I am not sure why we sentimentally cling to the RAH as the natural home of the Proms. The concert series originated at the Queen’s Hall (which was bombed in 1941 and subsequently demolished), under the direction of not Henry Wood, but a Mr Robert Newman. In those early days, the programmes were far more varied, and somewhat eccentric or lacking in coherence (a trawl through the new BBC Proms Archive site reveals some interesting programmes, cram full with a huge variety of music in one single concert), and often included unscheduled musical offerings. For example, the violinist Fritz Kreisler liked to warm up both himself and the audience with an unprogrammed “appetiser” such as his own ‘Praeludium’. Robert Newman conceived the Proms to encourage an audience who would not normally attend classical music concerts, enticing them with the low ticket prices and more informal atmosphere. From the earliest days, promenading was permitted, as was eating and drinking. Smoking was also allowed, though patrons were requested “not to strike matches between movements or during quiet passages”.

After Newman’s sudden death in 1926, Henry Wood took over the directorship of the concert series. The Proms took up residence at the Royal Albert Hall in 1942 after the destruction of Queen’s Hall, though they moved again during the war to Bedford Corn Exchange, home of the BBC Symphony Orchestra since 1941, and remained at this venue until the end of the war.

So, the Proms have existed at the RAH for less than 70 years, so pressing the case for “historical precedent” seems a little weak to me. I’m all for a complete rethink of the Proms, and have joined in the lively discussions on Musbook.com, arguing for consideration of the South Bank and its excellent venues as a new home for the Proms. Not only does the Royal Festival Hall boast a fine acoustic, but it is also centrally located, being close to Waterloo, is a lively arts and cultural centre, and has many good restaurants and winebars close by, whereas the RAH is out on a limb in South Ken, devoid of eateries and other amenities for pre-concert drinks or suppers.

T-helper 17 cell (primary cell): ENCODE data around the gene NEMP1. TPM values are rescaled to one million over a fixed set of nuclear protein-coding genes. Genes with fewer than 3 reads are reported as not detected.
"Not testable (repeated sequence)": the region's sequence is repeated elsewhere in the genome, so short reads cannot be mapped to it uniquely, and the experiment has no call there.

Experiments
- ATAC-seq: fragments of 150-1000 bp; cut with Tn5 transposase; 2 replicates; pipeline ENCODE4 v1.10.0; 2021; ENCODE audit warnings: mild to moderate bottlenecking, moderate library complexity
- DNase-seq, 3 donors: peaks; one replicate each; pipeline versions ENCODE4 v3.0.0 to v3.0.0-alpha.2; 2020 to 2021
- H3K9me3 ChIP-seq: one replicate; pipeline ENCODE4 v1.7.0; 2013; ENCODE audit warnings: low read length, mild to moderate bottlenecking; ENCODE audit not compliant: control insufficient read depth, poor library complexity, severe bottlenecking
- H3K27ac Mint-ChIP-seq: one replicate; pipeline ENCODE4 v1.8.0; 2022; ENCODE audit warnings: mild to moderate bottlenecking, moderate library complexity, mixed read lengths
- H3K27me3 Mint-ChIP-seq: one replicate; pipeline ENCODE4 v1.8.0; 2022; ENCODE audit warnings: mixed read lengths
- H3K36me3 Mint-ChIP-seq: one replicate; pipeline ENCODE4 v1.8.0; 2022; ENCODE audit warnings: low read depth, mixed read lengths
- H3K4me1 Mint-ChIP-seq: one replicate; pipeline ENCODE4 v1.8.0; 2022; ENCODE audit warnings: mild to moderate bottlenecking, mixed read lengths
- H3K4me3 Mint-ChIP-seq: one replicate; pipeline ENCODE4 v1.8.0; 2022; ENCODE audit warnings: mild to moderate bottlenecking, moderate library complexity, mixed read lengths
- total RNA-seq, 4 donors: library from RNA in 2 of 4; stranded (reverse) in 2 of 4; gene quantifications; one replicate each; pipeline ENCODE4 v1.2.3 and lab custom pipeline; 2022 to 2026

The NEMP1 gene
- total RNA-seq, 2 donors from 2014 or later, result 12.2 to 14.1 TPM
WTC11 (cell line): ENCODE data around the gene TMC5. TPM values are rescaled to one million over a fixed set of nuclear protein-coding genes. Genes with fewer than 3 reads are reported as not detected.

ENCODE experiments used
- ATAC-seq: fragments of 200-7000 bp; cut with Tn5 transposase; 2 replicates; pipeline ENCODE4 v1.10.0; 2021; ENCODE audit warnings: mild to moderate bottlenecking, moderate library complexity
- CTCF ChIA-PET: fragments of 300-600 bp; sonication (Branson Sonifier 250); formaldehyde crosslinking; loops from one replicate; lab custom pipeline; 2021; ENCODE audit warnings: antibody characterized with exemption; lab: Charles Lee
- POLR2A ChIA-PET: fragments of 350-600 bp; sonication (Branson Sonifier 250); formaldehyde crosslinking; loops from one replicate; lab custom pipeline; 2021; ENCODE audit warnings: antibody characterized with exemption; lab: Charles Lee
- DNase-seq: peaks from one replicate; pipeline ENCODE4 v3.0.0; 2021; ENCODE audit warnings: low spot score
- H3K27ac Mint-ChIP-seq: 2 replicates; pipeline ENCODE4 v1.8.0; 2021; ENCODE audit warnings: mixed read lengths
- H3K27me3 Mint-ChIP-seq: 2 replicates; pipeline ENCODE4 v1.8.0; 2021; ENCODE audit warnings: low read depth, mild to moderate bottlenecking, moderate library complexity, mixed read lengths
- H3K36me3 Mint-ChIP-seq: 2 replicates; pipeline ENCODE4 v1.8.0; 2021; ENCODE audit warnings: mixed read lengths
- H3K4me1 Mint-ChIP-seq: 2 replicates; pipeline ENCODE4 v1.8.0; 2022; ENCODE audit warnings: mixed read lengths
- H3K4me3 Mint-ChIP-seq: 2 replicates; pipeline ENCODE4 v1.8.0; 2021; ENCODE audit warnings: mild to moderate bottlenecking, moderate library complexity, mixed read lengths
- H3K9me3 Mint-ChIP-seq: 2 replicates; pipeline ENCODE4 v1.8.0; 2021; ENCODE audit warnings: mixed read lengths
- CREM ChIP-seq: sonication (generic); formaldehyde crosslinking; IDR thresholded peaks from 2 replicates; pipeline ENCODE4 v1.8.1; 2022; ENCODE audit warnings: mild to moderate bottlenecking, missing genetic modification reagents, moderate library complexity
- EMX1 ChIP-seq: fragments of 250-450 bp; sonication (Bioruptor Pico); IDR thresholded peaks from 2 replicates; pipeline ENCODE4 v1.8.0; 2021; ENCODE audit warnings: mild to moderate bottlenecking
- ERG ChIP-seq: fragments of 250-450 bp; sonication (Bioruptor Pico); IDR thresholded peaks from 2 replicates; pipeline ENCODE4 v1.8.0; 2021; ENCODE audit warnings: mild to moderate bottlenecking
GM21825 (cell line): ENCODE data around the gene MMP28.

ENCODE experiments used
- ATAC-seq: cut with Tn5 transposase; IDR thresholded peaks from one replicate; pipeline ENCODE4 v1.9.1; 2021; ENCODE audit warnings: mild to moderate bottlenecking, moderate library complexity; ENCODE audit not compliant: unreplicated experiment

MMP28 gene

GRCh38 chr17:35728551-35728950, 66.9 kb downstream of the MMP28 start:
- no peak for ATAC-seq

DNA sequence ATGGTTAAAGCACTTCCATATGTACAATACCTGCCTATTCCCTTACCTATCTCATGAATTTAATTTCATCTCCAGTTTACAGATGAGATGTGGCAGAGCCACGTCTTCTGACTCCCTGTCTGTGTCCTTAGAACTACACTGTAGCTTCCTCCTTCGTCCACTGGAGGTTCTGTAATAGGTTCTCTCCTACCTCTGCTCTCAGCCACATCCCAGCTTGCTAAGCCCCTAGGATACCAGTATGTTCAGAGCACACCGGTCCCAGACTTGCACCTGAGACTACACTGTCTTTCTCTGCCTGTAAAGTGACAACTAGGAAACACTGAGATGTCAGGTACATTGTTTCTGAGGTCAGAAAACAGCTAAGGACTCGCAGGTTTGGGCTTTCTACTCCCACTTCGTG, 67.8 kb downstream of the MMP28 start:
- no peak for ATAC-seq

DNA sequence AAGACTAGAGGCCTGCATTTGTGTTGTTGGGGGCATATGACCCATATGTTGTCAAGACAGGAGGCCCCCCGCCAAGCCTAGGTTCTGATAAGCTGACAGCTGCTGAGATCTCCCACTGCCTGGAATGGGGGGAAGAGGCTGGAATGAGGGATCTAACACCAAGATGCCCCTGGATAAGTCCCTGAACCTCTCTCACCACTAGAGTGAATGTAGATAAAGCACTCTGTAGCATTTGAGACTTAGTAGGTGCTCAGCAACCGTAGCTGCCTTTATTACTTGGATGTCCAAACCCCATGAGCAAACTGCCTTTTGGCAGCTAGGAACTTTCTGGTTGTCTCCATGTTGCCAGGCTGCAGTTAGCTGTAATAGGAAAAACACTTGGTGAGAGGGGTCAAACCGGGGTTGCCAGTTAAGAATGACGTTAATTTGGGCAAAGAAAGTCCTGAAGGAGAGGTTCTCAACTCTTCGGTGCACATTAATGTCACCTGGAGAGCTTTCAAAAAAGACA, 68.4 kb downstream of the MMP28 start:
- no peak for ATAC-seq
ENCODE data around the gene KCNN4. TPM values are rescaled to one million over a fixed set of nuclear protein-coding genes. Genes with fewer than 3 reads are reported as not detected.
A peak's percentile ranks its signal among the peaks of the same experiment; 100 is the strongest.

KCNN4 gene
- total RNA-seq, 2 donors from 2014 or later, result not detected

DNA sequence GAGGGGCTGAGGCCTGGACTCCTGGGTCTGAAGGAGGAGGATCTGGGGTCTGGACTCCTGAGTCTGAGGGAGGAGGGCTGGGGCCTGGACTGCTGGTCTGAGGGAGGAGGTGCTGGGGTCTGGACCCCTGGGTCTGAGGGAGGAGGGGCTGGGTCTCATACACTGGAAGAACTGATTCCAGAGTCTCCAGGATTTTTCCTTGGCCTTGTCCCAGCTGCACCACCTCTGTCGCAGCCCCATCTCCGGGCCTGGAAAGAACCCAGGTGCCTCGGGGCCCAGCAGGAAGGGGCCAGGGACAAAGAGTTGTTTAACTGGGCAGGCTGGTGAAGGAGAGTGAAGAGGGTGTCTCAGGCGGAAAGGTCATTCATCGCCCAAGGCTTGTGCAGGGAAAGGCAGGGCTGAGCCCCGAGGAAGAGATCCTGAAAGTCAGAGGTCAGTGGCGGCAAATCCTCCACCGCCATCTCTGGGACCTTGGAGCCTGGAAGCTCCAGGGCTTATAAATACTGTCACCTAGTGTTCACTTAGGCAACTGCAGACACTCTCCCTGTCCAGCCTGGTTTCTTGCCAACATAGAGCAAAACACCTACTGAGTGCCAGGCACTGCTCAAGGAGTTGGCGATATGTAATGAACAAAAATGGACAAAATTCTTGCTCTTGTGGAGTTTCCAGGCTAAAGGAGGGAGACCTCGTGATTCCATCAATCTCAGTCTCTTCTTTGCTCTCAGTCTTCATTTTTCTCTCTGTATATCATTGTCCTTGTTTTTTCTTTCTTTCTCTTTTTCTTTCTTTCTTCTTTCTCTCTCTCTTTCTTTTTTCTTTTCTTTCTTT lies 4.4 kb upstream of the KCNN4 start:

Supporters of the RAH claim that the “spirit” of the Proms would be lost in a change of venue, but I do not see why this should be the case. The flag-waving can continue, as well as yelling “heave-ho!” as the lid of the piano is raised. Indeed, why not spread the Prom concerts around the fine concert venues of London, places which tend to close down during August, such as the Wigmore and Cadogan Halls (which is currently used for some Proms), or St John’s Smith Square and St James’s? Rather like the London Open House and Art Open Studios events which take place periodically, I would love to see as many music/arts venues as possible across the capital throw open their doors to concert-goers. London is blessed with so many great venues, but which are only known to a select few. One could enjoy a sort of “musical safari”, going from Handel at Cadogan Hall (Chelsea) to Haydn at the Wigmore (West End), Vivaldi at a City church, then up to Highgate for Schubert at The Red Hedgehog, heading south to the Purcell Room for a drop of Bach, east to Shostakovich at Sutton House (a charming National Trust property in Hackney with a very nice, intimate concert space), finishing off with Korngold at King’s Place…..

Another argument for the continuation of the Proms at RAH is its inclusiveness. Anyone can attend a Prom, everyone is welcome, and it doesn’t matter what you’re wearing. Actually, it doesn’t matter what you’re wearing at any concert venue – and I believe that it’s often the personality or manner of the soloist/orchestra/musical director which sets the tone for the evening rather than what the audience are wearing. Mitsuko Uchida can, for example, make the large space of the Royal Festival Hall feel as intimate as Schubert’s salon. Maria Joao Pires at the Wigmore made us feel we were enjoying music at home with her and her friends, while Stephen Hough turned the hall into a vast, cold and unfriendly place, and Paul Lewis always looks as if he’d rather be anywhere than on the concert platform. When I heard Daniel Barenboim play the Beethoven piano sonatas a couple of years ago, when he presented the entire cycle at RFH, the sense of awed reverence had begun even before we entered the hall, and it felt as if a vast barrier had been put up between him on the stage and us, the audience.

Of course, this whole argument for a change of venue for the Proms is hypothetical, as the process of moving such a great leviathan as the Proms would be far too complex and expensive, and I suspect the vast majority of people – audience, performers, concert promoters – are quite content to remain at the RAH, accepting its shortcomings and embracing its (few, in my view) benefits (capacity being the main one).

But we have a coalition government, which somehow, seems rather daring and new (though not unprecedented). So, why not a coalition of music venues with the single purpose of presenting music for all?

Just a thought……!